Failure is Necessary

By | July 25, 2015

I’ve been thinking about failure in RPGs after stumbling across some online forum posts pushing the notion that only success is fun. I have no intentions of trying to define fun because that’s a bit of a fool’s errand, if you ask me. But the idea that lack of success holds back RPGs in some way just feels wrong to me.

As I was considering this, I thought about a few ways RPGs handle something like the failure of a PC to pick a lock.

  • Failure makes the situation worse, such as breaking the lock and making it impossible to pick.
  • Failure means that character cannot attempt to pick the lock again until circumstances change (such as by gaining a level or using better tools).
  • Failure can be turned into success if the player accepts a penalty.
  • Failure can be removed or avoided if the player spends a resource, leaving less of that resource available for future rolls.
  • Failure results in lost time, and trying again increases the risk of a wandering encounter arriving.

None of those outcomes break a setting or make it impossible to continue playing. It’s not a problem with the rules if the only way the players can proceed is by going through that door; it is a problem with the situation’s design that no resolution mechanic can fix.

Failure is an important part of RPGs because it forces players to make different, and sometimes difficult, choices. Failures force re-evaluation of plans in real life and at the table. A lack of success also can reinforce the rules of a gamescape, either the actual physics or the genre of the game. A film noir detective cannot fly under his own power. A player who arrives at the game with a book on how to make gunpowder doesn’t automatically get a chance to invent firearms.

There is another argument against failure that often comes up — an appeal to niche protection. The strong warrior fails to lift a gate multiple times but the frail wizard succeeds on the first try. This usually happens because the difficulty of the task was low enough that most characters could succeed, but the warrior rolled poorly on his attempts. That’s not a good enough reason to exclude failure from a game. Sometimes it’s the physically weakest person who opens the jar of pickles, after all.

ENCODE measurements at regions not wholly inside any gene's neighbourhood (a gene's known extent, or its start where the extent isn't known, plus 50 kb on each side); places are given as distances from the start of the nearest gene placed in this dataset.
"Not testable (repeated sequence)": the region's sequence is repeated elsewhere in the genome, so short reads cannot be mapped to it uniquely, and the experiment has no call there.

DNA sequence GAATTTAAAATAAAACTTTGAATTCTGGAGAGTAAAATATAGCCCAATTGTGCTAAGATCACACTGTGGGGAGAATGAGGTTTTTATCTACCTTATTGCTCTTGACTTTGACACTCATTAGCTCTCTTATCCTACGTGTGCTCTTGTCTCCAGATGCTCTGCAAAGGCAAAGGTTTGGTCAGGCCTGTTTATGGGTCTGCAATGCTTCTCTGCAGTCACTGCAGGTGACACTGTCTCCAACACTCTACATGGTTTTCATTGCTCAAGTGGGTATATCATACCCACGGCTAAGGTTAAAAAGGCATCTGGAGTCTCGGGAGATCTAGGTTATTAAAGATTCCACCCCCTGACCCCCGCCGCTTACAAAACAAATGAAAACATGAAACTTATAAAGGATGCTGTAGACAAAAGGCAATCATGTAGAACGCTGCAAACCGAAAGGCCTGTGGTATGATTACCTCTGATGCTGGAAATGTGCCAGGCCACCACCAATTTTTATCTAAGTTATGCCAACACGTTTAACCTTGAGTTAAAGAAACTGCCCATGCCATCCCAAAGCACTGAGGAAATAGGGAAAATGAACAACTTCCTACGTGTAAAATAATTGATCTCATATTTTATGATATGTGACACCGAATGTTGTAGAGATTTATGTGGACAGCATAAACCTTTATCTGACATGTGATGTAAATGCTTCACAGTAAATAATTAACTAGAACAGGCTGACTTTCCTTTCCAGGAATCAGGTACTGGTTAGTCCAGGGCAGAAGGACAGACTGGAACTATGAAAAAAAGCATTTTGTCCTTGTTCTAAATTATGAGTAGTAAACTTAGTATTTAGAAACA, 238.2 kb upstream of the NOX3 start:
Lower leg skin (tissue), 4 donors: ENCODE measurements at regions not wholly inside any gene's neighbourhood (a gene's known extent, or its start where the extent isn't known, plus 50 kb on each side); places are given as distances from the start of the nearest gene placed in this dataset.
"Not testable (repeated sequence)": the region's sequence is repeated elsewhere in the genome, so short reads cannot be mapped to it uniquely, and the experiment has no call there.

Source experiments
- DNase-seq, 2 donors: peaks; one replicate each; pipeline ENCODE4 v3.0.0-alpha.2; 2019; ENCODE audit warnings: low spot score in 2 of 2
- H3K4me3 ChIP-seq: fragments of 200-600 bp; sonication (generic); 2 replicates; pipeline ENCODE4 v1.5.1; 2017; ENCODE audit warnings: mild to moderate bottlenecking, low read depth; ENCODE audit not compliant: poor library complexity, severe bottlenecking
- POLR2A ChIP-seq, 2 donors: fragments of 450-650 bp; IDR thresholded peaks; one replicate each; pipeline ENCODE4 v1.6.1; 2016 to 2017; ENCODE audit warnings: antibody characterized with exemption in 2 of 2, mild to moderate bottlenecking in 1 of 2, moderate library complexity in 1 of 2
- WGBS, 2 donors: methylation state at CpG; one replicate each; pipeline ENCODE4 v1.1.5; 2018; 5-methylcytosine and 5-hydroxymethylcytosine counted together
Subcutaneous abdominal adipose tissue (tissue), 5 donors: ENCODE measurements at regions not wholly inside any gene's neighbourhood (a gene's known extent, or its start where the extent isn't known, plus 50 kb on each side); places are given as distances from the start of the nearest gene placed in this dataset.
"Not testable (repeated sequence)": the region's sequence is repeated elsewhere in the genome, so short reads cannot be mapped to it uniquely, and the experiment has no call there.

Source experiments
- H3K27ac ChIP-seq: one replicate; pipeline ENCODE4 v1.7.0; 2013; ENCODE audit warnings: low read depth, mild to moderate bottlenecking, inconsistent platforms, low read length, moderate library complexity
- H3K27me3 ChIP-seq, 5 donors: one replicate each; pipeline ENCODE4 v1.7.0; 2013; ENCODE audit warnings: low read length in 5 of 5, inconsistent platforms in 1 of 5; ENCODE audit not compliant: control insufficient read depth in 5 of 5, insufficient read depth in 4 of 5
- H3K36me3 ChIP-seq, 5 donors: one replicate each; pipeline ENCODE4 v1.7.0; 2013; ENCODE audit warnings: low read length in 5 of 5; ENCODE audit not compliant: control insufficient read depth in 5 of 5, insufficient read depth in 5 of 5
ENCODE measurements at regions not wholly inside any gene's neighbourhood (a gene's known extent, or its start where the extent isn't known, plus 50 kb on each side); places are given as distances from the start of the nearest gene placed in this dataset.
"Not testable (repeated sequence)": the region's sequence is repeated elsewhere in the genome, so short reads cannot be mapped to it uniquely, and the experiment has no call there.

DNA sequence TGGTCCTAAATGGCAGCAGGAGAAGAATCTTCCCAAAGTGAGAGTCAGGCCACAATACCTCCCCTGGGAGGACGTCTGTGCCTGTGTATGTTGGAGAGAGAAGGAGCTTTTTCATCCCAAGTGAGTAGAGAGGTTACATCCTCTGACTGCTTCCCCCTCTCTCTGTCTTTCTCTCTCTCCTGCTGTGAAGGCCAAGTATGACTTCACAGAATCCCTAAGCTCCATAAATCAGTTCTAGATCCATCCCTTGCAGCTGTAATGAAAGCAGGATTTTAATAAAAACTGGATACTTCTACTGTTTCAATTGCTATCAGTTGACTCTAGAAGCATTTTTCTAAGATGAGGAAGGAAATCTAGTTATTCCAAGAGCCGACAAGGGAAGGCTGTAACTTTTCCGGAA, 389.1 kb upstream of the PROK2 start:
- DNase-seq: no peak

The situation with the gate is really a different problem. If the task is doable but will just take time, then just say that and don’t bother picking up dice. Otherwise, you risk introducing this way of dealing with failure:

  • Failure results in lost time or effort but no other consequences. Players are free to keep rolling for success.

Of all the options for failure I’ve mentioned so far, that one seems the worst to me. Waiting for a magic number to appear on a die while the GM basically says, “Nothing happens, try again” feels like a waste of time. And being allowed to retry failed dice rolls with no risk turns players into gamblers rolling to hit the jackpot. D&D Third Edition tried to fix the issue by allowing characters to “Take 10” or “Take 20” on die rolls in certain circumstances. That sped play up, but it still expected GMs and players to knowingly roll dice (or simulate dice rolls, as it were) to determine the outcome of a situation that didn’t really matter.

Dice should be rolled when there is an interesting question as to what will happen when a character attempts a task. Rolling dice should result in some change to the gamescape, the characters, or their resources. Even if that change just means the passage of time increases the likelihood of future problems. We don’t play with a Magic 8 Ball, and “Reply hazy; try again later” isn’t a good answer to the question.

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